The Self and its transformation

A note by Raghu Ananthanarayanan

The most satisfying event for me in 2020 was the offering that I conducted with the Krishnamacharya Yoga Mandiram called “Self And Its Transformation- According To The Yoga Sutra-s”. This was not only a dream realised, it was also a long pending debt that I owed Shri Desikachar, my guru.

In the mid 80’s I had started a project with Shri Desikachar and Prof Pulin Garg that was lying incomplete all these years. Prof Garg was fascinated with the concepts that I shared with him from the Yoga Sutra-s that resonated deeply with the way that he was looking at psychological transformation. So Prof Garg came down to Chennai (from Ahmedbad) and stayed with me for a couple of months and we started a dialogue with Shri Desikachar. The outcome of this dialogue was an ongoing project. In the dialogues it became evident that a 70 sutra-s that Shri Desikachar referred to as the core of the antaraṅga yoga sādhana and the theory that Prof Garg was building converged. We set out to explicate this convergence. However Prof Garg fell ill and we were not able to complete the book that we had set out to write.

This work however, has been the foundation for all my work in Yoga as well as in Leadership Development and Process Work. Almost 25 years later, when Mr. Madhavan Nambiar invited me to do some collaborative work with KYM, I proposed that we could complete the project. We formed a core group comprising of Dr Latha, Dr Jayaraman, Mr Sridharan, Anita and myself and reviewed the old manuscripts. We discussed each of the concepts in detail and brought in our current understanding as well as what we had learnt from Shri Desikachar and Yogacharya Krishnamacharya over the years. The document was then shared with a few researchers and academics in the field. Their feedback was incorporated and the first cut manuscript has been prepared. We then designed a Learning Dialogue where we shared the process of self-transformation as delineated in the Yoga Sutra-s with a few Yoga Teachers and teachers of Psychology. This dialogue was very well received. We are now in the process of finalizing the book and designing an offering based on this study.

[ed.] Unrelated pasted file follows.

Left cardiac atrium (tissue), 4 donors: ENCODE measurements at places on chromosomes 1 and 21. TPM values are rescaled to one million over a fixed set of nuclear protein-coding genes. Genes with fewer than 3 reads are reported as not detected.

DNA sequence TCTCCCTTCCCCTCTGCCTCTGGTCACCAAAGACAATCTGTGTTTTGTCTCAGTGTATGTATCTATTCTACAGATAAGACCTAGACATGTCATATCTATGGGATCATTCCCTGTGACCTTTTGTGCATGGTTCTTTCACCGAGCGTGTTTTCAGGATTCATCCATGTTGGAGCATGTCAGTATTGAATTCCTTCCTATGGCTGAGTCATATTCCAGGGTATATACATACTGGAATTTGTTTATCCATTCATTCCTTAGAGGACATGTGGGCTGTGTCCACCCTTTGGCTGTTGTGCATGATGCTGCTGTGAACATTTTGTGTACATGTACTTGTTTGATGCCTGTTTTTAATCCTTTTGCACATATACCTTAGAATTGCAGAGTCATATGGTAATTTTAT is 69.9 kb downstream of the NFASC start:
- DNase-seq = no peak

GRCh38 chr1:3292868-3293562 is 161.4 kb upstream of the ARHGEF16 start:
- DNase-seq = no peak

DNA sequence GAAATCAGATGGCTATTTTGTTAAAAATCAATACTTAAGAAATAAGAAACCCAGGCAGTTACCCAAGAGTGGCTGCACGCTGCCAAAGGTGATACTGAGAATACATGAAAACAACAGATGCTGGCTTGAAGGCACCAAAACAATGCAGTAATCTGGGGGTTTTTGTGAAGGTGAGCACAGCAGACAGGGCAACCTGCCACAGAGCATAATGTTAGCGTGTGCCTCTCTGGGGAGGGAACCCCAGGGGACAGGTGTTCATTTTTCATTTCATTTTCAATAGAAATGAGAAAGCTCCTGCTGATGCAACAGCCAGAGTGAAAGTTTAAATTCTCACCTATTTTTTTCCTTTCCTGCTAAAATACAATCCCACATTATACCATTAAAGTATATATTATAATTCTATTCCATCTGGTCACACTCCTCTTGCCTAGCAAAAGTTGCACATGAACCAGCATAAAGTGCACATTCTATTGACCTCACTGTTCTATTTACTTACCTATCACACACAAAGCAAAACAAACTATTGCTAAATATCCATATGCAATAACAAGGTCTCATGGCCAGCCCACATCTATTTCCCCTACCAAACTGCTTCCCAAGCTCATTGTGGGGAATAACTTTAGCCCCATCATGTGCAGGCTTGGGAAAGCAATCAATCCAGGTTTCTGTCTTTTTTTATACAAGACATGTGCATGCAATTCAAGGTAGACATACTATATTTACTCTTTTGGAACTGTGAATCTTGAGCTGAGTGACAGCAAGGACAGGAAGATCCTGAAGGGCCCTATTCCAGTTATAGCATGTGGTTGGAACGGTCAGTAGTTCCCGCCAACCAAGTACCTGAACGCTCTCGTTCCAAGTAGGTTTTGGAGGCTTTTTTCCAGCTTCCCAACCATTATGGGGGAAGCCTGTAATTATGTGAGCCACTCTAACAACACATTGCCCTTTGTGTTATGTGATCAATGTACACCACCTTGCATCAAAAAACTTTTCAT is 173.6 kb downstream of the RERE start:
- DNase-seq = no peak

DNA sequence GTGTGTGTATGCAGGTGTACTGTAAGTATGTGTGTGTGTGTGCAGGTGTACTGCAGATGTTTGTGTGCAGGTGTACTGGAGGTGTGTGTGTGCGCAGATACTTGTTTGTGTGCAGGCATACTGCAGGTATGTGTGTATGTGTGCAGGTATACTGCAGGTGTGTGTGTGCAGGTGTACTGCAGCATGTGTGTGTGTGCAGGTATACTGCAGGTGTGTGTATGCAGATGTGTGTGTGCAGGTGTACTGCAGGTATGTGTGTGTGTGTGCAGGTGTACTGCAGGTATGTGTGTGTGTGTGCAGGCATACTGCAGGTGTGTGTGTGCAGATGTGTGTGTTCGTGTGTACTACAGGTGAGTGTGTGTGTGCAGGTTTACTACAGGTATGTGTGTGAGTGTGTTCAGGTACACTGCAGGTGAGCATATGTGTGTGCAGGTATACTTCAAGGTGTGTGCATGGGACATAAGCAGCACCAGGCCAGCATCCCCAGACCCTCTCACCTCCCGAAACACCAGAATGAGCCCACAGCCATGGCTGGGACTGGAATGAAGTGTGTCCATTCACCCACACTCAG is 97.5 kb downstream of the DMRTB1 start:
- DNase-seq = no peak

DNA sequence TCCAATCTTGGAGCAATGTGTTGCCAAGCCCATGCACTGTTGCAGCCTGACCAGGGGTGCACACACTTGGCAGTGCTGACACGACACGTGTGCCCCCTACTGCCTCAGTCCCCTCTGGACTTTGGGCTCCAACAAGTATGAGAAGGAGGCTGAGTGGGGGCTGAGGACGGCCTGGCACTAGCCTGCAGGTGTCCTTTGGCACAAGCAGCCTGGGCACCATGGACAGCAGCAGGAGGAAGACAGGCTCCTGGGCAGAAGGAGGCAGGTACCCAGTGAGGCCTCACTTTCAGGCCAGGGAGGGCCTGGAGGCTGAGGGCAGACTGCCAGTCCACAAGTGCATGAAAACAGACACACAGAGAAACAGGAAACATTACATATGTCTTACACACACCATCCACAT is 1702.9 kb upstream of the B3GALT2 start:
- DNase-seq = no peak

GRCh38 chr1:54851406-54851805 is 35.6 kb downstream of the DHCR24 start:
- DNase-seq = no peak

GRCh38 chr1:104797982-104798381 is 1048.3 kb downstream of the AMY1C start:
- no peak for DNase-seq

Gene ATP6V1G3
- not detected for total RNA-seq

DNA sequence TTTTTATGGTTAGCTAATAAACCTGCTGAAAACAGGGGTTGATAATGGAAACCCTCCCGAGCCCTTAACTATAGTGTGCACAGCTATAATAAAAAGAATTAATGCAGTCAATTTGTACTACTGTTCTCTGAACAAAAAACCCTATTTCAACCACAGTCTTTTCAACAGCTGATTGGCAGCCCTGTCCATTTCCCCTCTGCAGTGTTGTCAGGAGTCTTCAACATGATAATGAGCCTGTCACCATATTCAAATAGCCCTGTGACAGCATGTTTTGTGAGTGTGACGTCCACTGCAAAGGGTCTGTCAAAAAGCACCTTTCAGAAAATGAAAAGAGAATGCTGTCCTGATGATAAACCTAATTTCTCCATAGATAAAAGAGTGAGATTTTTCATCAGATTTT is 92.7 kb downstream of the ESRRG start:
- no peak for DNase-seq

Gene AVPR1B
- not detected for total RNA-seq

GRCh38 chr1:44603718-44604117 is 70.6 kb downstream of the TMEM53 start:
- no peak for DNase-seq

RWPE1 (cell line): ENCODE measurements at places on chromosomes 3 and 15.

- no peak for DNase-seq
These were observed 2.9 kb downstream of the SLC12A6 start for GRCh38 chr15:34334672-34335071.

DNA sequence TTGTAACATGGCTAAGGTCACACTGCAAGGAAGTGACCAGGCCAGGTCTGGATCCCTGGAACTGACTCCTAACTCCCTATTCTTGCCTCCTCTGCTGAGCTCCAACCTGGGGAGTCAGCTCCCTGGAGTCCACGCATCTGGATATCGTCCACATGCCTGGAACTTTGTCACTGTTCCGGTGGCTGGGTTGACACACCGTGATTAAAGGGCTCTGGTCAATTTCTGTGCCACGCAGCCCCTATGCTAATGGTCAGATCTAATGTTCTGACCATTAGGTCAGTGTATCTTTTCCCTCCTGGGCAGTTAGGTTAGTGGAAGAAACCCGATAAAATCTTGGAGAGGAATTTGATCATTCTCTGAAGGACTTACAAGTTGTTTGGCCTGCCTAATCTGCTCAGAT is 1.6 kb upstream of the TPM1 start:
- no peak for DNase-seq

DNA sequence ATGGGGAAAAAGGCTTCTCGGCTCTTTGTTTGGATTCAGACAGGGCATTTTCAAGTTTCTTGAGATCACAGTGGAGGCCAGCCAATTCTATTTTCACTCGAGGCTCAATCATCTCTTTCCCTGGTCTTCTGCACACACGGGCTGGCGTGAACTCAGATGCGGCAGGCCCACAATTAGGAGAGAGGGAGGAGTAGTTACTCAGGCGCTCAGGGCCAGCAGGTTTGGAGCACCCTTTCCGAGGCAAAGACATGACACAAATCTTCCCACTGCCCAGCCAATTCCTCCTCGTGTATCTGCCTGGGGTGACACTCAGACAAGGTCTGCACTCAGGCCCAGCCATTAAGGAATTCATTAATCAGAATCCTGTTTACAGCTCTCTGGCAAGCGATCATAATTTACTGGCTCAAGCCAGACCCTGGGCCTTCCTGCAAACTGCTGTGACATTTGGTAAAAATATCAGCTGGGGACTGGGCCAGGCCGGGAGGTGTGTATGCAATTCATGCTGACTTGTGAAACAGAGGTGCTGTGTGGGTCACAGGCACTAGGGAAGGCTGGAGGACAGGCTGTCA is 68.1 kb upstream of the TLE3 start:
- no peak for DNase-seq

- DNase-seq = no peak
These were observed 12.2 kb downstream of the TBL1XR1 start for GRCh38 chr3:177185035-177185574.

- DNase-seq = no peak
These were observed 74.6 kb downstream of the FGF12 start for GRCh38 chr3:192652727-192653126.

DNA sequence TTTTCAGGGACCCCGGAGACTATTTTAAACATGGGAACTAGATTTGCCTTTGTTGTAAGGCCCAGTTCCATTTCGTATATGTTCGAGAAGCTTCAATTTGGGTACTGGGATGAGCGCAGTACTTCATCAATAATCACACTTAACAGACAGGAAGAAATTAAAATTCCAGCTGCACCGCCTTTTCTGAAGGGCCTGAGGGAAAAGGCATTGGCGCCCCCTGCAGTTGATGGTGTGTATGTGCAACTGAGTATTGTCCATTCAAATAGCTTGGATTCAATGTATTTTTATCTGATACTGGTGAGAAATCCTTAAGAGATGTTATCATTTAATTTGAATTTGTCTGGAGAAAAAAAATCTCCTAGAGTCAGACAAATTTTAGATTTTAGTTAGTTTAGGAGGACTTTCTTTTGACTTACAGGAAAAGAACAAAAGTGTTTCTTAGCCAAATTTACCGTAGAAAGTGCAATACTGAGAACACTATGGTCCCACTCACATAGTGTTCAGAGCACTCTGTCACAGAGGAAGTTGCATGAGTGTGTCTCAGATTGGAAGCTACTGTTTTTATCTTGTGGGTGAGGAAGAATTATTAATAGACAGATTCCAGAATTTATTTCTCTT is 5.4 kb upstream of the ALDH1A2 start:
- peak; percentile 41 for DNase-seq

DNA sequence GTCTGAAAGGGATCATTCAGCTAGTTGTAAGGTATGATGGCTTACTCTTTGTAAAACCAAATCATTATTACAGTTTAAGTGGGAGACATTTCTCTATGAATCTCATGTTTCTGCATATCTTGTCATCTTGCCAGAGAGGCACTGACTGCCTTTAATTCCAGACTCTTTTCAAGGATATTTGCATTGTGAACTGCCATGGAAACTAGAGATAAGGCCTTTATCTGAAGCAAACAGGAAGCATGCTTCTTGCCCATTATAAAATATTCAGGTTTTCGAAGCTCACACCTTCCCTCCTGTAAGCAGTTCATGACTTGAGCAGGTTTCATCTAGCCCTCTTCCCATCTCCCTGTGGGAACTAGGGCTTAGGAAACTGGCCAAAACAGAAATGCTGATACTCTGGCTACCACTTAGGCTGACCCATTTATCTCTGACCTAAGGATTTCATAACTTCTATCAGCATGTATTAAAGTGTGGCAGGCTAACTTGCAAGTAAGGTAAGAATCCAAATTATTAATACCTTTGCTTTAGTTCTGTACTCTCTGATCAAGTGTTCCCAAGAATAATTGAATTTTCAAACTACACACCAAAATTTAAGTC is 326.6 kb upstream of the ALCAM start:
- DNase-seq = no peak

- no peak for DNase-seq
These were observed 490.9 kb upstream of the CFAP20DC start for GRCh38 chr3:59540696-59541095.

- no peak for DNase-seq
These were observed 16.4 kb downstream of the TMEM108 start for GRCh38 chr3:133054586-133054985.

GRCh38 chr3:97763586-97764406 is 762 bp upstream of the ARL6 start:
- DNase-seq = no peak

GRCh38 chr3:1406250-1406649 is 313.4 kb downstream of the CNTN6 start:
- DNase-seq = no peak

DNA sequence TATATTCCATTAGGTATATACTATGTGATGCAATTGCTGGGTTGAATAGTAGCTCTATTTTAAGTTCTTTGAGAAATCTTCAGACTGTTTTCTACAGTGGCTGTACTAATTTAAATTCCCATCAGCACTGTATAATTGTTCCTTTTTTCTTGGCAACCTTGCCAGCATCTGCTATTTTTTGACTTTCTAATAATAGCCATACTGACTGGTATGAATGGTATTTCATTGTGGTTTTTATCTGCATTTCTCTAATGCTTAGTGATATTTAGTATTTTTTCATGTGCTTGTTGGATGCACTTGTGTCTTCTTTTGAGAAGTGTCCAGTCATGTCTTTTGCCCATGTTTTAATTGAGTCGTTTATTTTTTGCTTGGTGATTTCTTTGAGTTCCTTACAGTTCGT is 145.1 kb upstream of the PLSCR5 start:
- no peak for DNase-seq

One is supposed to work through three ṛṇa (debts) in one’s life. The first is towards one parents called pitṛ ṛṇa. This is repaid by serving them and raising one’s own family. I think I paid my dues here which, by the way, came with considerable financial burdens also!! The second is ācārya/ rshi ṛṇa, the debt one owes to one’s teachers. This is repaid by not only learning all that one can from the teacher, but also by living true to the teaching and passing it on to the next generation. With the completion of this project I feel that I have done my best here. My further teaching is a bonus! Then there is the deva ṛṇa– the debt one owes to all the forces of life that nurture us. I guess one will keep offering what one can to foster Nature even as one keeps taking from Her.

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